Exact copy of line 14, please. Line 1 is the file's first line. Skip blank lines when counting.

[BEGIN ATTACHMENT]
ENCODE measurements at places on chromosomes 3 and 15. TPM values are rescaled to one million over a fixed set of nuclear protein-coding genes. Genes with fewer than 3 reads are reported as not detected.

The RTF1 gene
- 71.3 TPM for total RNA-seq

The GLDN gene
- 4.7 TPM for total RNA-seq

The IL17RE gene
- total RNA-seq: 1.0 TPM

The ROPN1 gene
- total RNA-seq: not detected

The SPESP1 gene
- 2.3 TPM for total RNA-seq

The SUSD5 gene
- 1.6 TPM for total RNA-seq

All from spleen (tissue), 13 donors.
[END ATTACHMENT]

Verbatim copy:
All from spleen (tissue), 13 donors.